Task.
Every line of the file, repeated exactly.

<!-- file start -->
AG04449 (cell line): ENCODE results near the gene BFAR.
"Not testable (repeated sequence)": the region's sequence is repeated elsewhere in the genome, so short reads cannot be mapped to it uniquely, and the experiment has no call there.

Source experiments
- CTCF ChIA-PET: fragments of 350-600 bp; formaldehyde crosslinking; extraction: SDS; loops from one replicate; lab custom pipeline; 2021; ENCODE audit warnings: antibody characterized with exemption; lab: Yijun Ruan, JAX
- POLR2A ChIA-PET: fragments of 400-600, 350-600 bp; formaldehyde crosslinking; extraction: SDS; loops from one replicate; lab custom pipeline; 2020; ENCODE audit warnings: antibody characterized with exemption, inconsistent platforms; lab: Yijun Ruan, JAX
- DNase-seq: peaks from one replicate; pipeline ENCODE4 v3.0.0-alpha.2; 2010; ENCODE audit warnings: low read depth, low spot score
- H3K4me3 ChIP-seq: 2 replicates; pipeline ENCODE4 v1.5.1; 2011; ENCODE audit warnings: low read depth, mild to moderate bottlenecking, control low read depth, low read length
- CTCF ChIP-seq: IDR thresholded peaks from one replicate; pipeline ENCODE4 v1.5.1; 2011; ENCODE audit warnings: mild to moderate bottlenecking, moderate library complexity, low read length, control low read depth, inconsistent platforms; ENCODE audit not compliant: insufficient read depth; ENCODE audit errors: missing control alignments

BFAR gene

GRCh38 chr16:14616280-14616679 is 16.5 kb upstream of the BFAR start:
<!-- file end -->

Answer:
AG04449 (cell line): ENCODE results near the gene BFAR.
"Not testable (repeated sequence)": the region's sequence is repeated elsewhere in the genome, so short reads cannot be mapped to it uniquely, and the experiment has no call there.

Source experiments
- CTCF ChIA-PET: fragments of 350-600 bp; formaldehyde crosslinking; extraction: SDS; loops from one replicate; lab custom pipeline; 2021; ENCODE audit warnings: antibody characterized with exemption; lab: Yijun Ruan, JAX
- POLR2A ChIA-PET: fragments of 400-600, 350-600 bp; formaldehyde crosslinking; extraction: SDS; loops from one replicate; lab custom pipeline; 2020; ENCODE audit warnings: antibody characterized with exemption, inconsistent platforms; lab: Yijun Ruan, JAX
- DNase-seq: peaks from one replicate; pipeline ENCODE4 v3.0.0-alpha.2; 2010; ENCODE audit warnings: low read depth, low spot score
- H3K4me3 ChIP-seq: 2 replicates; pipeline ENCODE4 v1.5.1; 2011; ENCODE audit warnings: low read depth, mild to moderate bottlenecking, control low read depth, low read length
- CTCF ChIP-seq: IDR thresholded peaks from one replicate; pipeline ENCODE4 v1.5.1; 2011; ENCODE audit warnings: mild to moderate bottlenecking, moderate library complexity, low read length, control low read depth, inconsistent platforms; ENCODE audit not compliant: insufficient read depth; ENCODE audit errors: missing control alignments

BFAR gene

GRCh38 chr16:14616280-14616679 is 16.5 kb upstream of the BFAR start: